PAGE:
KACHLICE Z HRADU V TOPOĽČIANKACH
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Tiles from the Topoľčianky castle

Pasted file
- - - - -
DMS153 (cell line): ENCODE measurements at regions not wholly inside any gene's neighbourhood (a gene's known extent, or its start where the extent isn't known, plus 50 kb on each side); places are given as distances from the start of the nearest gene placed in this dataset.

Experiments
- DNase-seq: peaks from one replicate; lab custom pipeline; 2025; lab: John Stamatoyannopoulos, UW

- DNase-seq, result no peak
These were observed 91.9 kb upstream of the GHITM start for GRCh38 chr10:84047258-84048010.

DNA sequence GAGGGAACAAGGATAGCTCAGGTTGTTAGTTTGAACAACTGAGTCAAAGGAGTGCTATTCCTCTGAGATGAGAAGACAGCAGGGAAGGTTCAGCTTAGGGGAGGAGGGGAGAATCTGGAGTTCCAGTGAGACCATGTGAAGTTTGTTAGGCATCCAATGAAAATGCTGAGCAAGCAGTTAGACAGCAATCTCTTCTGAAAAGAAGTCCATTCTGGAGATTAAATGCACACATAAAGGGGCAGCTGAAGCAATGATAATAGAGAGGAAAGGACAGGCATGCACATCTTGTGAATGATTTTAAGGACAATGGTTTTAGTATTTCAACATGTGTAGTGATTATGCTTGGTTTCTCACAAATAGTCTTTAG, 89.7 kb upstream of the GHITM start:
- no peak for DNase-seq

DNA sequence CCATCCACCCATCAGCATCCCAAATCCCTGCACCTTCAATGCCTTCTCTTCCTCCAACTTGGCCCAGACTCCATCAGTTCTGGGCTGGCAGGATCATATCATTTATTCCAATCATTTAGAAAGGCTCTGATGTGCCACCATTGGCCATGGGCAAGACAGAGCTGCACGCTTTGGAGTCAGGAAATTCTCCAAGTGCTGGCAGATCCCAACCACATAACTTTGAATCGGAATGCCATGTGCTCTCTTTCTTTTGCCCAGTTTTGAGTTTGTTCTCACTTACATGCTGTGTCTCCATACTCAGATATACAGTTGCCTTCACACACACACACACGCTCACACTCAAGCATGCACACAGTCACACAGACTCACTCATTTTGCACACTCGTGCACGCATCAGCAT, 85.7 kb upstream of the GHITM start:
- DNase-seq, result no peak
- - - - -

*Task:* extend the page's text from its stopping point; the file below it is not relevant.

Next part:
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In 1990 salvage excavations were led at a renaissance and classicistic castle quadrangle in Topoľčianky. Building features and settlement layers containing pottery of the Prague type proved settlement of the 6th-8th century and the Great Moravian period as well. The next settlement phase occurred during the second half of the 12th and the first half of the 13th century. The newly constructed tower is of slightly irregular shape and respecting geomorphological features of the space. A huge fire layer from the first half of the 16th century is probably corresponding with a report from 1535, according to which the castle had been burned down and plundered and slowly decaying. The new castle started to be built on the filled-up moats in the second half of the 16th century. Tiles and their fragments are a significant group among thousands of finds from different historical periods. A great variability of tiles indicates that more castle rooms were heated up by tiled heaters mainly in the 17th century. The founded fragments are remains of at least 489 tiles that can be divided into two main groups - box tiles and bowl tiles. The box tiles decorations have two main motifs: religious - St. Margaret (so-called the Banská Bystrica tiles), St. Ladislaus, The Last Judgement, Twelve maidens, The Crucifixion, The Holy Ghost, The Annunciation, Moses, St. George fighting the Dragoon, and other motifs of unidentified saints; secular - knight, burgher, fighter/hunter, halberdier; heraldic – escutcheon boy with Hungarian emblem, lion; architectonic - the most frequently used combined with other motifs (mostly various portals, columns, etc.); vegetal and geometric motifs – the most frequent group mainly in the 17th century (large scale of tendrils, leaves, stalks, full-blown branch lets, etc.); tiles with fragments of inscriptions were sporadic. As far as the tiles dating or stratigraphy is concerned, they can be divided into two bigger groups: 1. Tiles found in ground-levelling layers of the old castle (second half of the 15th - 16th century). These tiles can be classified into the older (second half of the 15th - beginning of the 16th century; Table 1) and younger (second and third of the 16th century; Table 2) horizons. 2. Tiles discovered in a waste pit in ground-levelling layers of the pulled down castle (the 17th century; Table 3).
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